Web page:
TEMPE, Ariz. The timing of molar emergence and its relation to growth and reproduction in apes is being reported by two scientists at Arizona State University's Institute of Human Origins in the Dec. 28 online early edition of the Proceedings of the National Academy of Sciences (PNAS).
From the smallest South American monkeys to the largest African apes, the timing of molar development and eruption is closely attuned to many fundamental aspects of a primate's biology, according to Gary Schwartz, a researcher at the Institute of Human Origins and an associate professor in the School of Human Evolution and Social Change in ASU's College of Liberal Arts and Sciences.
"Knowing the age when the first molar appears in the mouths of most primates allows researchers to predict a host of life history attributes, such as gestation length, age at sexual maturity, birth spacing, and overall lifespan. Humans are unique among primates because our life histories are so slow and thus our molars emerge relatively late. Given that apes are our closest living relatives, understanding the broader context of when the characteristic slower development of humans evolved is of great interest," Schwartz explains.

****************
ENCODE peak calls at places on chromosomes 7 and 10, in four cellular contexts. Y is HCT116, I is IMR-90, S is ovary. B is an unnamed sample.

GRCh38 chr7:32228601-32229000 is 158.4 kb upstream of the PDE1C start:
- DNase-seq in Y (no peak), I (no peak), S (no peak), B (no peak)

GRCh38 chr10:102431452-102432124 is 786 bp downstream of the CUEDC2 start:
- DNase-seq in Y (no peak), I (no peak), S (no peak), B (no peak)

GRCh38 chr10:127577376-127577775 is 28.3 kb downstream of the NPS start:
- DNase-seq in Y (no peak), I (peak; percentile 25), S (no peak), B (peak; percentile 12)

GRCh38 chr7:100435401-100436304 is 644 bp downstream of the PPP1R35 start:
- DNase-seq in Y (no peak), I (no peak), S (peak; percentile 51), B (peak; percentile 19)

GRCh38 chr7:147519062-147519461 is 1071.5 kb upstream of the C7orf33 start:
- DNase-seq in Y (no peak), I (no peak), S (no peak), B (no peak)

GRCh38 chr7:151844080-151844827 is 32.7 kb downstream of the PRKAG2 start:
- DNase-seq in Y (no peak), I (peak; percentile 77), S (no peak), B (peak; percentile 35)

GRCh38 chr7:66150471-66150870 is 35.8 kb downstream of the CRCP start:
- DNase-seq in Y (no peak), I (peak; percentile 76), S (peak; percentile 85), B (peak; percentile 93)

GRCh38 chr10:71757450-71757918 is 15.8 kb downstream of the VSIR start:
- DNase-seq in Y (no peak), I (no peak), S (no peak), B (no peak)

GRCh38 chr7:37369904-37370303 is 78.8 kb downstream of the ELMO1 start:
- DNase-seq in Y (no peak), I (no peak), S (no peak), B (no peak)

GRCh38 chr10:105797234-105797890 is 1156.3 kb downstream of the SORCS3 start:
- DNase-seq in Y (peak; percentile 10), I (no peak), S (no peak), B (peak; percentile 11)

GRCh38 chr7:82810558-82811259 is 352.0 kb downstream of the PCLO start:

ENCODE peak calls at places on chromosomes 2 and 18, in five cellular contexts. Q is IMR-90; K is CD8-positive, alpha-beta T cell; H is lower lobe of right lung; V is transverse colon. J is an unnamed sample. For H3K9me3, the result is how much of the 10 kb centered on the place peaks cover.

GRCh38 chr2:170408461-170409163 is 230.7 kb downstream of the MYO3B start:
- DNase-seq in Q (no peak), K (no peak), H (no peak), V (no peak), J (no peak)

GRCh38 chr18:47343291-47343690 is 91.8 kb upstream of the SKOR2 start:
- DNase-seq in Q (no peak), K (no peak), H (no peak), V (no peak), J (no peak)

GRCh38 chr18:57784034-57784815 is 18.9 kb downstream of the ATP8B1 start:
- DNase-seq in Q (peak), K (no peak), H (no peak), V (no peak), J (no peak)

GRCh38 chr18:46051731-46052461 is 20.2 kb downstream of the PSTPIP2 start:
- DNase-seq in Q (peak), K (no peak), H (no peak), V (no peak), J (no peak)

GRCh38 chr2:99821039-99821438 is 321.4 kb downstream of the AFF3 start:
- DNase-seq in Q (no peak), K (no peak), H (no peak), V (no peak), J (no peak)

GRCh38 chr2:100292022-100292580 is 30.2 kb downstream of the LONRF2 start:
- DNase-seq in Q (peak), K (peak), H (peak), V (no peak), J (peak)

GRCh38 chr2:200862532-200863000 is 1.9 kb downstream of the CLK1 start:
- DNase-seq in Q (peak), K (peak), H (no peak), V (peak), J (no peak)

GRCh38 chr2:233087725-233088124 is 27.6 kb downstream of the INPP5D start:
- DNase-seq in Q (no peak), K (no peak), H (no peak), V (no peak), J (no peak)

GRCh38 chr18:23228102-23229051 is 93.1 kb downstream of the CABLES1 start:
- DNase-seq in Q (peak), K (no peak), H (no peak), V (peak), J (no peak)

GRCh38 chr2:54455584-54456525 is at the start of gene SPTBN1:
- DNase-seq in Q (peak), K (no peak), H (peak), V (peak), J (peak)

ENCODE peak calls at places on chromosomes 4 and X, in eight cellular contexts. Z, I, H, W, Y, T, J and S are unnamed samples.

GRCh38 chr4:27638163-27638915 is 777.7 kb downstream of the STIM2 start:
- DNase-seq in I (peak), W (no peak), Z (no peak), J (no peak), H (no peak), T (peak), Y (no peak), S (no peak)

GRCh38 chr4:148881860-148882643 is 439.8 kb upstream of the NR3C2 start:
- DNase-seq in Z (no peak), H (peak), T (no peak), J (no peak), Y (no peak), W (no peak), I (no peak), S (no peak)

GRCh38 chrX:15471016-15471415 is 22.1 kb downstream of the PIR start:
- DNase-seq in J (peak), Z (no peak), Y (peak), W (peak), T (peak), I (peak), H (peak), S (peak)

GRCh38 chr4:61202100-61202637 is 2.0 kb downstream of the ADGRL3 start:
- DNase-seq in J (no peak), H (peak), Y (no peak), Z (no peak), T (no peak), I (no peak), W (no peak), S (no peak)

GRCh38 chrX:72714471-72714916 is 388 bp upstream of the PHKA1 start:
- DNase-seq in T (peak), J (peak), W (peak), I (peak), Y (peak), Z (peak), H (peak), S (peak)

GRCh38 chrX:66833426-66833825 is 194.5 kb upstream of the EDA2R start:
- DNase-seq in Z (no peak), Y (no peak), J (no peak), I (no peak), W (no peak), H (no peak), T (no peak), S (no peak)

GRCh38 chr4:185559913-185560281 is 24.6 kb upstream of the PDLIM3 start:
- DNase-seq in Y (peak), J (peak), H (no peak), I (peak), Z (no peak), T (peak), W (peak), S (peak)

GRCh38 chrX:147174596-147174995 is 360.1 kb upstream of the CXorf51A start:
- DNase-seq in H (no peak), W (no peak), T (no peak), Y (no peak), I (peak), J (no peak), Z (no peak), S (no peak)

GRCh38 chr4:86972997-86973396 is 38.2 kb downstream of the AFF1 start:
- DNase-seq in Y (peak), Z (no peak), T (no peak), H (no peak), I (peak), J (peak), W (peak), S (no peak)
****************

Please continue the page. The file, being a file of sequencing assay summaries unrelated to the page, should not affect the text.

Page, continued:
"We've known quite a bit about the timing of molar development in chimpanzees, which is important because they are our closest living relative. However, we've known virtually nothing about when this important event occurs in other wild-living ape species until now," says lead author Jay Kelley, a research affiliate at ASU's Institute of Human Origins and an associate professor in the Department of Oral Biology at the University of Illinois, Chicago.
Because of the difficulties in obtaining tooth emergence ages from animals in the wild, Kelley opted for other means; he searched for specimens in museums. At the Zoologische Staatssammlung in Munich he found skulls of a wild-shot orangutan (Pongo pygmaeus pygmaeus) and gorilla (G
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Arizona State University